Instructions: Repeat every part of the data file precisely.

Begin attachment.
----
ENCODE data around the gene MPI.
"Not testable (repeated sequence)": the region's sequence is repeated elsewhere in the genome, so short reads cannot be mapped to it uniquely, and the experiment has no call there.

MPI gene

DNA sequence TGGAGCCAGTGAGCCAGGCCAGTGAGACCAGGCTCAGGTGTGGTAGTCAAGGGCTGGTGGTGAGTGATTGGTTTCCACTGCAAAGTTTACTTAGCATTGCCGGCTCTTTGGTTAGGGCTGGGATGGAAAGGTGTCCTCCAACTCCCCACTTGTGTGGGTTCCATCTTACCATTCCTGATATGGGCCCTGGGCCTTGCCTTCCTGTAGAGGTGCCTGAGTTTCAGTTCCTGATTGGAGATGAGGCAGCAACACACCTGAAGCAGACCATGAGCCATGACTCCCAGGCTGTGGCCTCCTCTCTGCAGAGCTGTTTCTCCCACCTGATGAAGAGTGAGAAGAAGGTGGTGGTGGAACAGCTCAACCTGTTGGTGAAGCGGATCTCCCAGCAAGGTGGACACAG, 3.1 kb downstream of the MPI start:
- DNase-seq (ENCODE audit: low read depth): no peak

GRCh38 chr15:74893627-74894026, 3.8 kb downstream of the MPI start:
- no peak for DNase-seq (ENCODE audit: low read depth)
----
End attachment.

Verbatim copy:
ENCODE data around the gene MPI.
"Not testable (repeated sequence)": the region's sequence is repeated elsewhere in the genome, so short reads cannot be mapped to it uniquely, and the experiment has no call there.

MPI gene

DNA sequence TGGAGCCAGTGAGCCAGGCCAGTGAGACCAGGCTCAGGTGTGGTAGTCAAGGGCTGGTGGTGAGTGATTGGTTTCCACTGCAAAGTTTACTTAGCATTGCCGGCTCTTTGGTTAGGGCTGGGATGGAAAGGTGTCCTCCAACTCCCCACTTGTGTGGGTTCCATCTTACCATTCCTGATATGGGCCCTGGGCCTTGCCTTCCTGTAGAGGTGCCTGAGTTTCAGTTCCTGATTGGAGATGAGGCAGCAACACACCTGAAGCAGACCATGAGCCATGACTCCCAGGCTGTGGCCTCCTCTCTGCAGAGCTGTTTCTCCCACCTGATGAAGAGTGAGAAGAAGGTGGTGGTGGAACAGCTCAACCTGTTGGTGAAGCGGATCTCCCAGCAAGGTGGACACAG, 3.1 kb downstream of the MPI start:
- DNase-seq (ENCODE audit: low read depth): no peak

GRCh38 chr15:74893627-74894026, 3.8 kb downstream of the MPI start:
- no peak for DNase-seq (ENCODE audit: low read depth)